Rhino's new series of reissues of historic albums from the late 1950s/early 1960s hit the ground running in 2020 with John Coltrane's Giant Steps (Atlantic, 1960). Spring 2022 has already seen Charles Mingus' Trio (Jubilee, 1957) and Coltrane's My Favorite Things (Atlantic, 1961). Hot on their heels comes Art Blakey's Jazz Messengers With Thelonious Monk (Alantic, 1958). Each reissue is a double disc. Disc one contains the original album. Disc two comprises outtakes, some previously ...

4
Album Review

Wes Montgomery: The NDR Hamburg Studio Recordings

Read "The NDR Hamburg Studio Recordings" reviewed by Chris May


Recorded in spring 1965, during Wes Montgomery's sole European tour, The NDR Hamburg Studio Recordings presents the guitarist as part of an all-star international octet assembled for a one-off appearance on German television station NDR. The programme was part of a series presenting musicians who did not regularly work together in informal “rehearsal" performances. Montgomery's tour, on which he appeared with both his own quartet and local rhythm sections, has been well documented on official and unofficial recordings. But this ...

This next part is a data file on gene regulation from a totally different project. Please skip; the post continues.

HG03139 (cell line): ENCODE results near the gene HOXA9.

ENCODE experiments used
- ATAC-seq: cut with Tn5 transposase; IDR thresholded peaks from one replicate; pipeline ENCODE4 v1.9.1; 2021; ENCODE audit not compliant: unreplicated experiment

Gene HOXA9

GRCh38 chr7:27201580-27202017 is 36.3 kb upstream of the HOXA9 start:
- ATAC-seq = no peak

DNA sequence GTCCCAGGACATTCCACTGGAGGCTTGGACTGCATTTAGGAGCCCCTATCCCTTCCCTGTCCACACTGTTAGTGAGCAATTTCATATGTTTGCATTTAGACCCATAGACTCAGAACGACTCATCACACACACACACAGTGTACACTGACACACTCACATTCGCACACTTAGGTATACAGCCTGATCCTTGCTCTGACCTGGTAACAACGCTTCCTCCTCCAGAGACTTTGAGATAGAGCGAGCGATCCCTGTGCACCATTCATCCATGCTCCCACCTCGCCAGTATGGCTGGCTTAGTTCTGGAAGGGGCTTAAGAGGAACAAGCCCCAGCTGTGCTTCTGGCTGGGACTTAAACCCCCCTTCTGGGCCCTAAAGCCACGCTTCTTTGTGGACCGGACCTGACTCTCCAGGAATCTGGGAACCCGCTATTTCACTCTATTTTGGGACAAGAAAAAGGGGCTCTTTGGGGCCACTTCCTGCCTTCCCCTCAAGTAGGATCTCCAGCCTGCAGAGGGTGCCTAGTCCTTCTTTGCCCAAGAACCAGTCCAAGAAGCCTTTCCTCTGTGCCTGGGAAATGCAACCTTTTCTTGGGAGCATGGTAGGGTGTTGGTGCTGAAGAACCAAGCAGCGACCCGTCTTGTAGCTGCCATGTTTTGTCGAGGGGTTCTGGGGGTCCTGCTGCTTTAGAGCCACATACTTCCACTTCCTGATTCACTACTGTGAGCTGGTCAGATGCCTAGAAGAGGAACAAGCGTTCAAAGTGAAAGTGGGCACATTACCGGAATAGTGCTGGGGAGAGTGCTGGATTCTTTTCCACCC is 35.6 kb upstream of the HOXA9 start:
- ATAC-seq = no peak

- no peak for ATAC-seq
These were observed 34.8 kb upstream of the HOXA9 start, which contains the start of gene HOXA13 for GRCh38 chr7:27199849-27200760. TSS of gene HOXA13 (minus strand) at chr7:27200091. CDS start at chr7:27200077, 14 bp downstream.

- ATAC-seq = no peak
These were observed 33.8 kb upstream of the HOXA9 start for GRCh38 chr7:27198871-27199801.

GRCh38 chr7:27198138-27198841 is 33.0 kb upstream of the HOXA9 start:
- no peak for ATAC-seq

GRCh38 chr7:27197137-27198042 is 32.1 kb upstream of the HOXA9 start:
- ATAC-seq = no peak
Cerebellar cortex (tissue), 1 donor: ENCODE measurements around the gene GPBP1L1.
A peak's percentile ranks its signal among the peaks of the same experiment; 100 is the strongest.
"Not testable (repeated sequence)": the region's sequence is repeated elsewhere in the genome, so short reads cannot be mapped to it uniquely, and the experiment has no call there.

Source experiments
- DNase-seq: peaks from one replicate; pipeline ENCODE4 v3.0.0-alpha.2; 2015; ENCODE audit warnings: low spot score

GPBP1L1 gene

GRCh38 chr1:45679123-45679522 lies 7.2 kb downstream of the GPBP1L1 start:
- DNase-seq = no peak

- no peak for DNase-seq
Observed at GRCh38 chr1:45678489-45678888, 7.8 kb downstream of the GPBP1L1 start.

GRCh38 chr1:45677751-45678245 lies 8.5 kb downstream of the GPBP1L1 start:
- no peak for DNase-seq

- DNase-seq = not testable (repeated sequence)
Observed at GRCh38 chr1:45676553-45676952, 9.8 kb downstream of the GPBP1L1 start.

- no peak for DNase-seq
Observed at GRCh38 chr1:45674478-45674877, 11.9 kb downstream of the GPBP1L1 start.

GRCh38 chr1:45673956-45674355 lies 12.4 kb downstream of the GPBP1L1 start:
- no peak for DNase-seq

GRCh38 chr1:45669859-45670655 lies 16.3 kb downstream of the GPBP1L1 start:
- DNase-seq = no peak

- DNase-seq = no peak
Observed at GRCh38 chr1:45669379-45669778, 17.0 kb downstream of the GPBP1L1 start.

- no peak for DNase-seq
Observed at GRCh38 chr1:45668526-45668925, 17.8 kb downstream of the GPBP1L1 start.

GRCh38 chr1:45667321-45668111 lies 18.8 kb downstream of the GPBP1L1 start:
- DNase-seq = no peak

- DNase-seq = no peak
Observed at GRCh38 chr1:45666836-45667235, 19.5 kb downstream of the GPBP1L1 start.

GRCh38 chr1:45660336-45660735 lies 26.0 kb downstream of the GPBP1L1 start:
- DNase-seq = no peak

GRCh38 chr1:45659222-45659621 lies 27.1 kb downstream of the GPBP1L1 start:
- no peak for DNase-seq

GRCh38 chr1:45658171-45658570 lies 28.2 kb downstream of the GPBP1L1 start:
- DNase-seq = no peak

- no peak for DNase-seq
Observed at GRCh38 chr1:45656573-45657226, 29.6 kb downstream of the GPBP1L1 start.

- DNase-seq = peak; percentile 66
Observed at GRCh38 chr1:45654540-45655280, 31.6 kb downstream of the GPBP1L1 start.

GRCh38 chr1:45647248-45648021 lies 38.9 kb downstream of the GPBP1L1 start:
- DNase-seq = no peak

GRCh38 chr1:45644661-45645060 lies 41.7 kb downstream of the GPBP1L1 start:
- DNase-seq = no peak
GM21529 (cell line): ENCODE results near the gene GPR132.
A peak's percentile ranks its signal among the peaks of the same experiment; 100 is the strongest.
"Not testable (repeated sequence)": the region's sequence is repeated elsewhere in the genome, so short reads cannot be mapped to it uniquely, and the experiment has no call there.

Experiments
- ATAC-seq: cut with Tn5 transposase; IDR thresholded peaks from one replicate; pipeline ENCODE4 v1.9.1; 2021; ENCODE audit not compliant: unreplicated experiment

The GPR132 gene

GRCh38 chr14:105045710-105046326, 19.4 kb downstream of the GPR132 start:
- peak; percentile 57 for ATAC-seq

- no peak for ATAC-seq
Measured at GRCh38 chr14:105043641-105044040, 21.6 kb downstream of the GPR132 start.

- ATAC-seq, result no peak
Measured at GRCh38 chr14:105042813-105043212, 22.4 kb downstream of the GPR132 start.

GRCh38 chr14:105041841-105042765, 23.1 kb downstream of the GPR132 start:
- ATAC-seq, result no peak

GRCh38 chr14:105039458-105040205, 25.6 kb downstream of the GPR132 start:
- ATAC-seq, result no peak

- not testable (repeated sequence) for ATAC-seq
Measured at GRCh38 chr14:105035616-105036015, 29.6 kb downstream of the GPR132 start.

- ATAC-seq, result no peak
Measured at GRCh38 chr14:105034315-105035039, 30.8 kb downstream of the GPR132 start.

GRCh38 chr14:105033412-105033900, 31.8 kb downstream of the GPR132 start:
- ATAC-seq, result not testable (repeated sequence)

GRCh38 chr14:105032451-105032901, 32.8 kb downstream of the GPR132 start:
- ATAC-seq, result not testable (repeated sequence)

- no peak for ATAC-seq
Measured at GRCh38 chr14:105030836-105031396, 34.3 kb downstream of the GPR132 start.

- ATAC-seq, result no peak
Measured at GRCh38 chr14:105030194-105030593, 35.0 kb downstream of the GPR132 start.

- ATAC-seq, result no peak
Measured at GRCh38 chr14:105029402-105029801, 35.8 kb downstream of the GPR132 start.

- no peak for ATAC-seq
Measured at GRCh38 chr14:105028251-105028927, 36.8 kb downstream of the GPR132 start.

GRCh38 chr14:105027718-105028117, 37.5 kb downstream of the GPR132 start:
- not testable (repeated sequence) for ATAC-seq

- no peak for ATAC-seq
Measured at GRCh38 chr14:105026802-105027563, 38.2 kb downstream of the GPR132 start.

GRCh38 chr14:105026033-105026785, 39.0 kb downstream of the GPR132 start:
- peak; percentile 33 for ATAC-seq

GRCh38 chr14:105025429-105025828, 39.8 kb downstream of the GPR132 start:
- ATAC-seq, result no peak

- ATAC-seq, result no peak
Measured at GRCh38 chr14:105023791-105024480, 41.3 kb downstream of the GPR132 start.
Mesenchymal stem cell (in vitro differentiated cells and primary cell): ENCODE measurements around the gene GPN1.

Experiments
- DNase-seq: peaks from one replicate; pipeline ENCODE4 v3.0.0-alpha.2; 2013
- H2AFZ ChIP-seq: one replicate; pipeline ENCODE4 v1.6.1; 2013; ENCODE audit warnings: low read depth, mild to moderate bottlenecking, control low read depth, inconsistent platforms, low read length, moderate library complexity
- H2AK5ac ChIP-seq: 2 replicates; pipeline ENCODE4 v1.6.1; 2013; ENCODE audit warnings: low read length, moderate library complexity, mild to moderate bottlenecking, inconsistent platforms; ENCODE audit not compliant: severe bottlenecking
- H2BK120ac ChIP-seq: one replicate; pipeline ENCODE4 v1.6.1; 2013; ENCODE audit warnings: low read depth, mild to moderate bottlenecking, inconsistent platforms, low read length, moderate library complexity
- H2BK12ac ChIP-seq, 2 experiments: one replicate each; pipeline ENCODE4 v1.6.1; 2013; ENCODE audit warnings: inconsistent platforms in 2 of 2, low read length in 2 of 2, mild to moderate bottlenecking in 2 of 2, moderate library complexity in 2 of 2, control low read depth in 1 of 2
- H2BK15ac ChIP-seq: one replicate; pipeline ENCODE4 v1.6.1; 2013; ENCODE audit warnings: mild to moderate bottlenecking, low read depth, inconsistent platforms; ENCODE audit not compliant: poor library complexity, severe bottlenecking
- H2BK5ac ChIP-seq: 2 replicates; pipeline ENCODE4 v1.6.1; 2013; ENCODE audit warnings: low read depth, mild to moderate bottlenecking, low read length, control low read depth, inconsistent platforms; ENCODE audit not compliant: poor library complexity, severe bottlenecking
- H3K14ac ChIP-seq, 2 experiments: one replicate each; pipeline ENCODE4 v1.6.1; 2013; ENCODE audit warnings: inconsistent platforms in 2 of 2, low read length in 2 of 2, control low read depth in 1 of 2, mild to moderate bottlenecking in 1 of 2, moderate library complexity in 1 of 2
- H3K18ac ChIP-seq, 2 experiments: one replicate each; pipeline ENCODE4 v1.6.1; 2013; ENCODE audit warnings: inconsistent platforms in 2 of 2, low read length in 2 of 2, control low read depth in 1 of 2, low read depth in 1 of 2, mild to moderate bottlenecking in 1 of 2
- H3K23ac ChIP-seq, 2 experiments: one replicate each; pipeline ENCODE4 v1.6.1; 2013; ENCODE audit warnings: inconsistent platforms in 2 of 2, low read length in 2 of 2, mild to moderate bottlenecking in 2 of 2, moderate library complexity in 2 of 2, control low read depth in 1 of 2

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Radio & Podcasts

The Chicago Sound (1956 - 1961)

Read "The Chicago Sound (1956 - 1961)" reviewed by Russell Perry


Because it acted as a safe harbor for the New Orleans diaspora of the teens and twenties, Chicago played a key role in early jazz. By the 1950s, much of jazz was understood in the dialog between cool jazz and hard bop, aka West Coast and East Coast, with Los Angeles and New York playing inordinately important roles. But the Chicago scene was as vital as ever. In this hour, we will return to the “City with Broad Shoulders" and ...

Album Review

Johnny Griffin: At Onkel Pö's Carnegie Hall

Read "At Onkel Pö's Carnegie Hall" reviewed by Stefano Merighi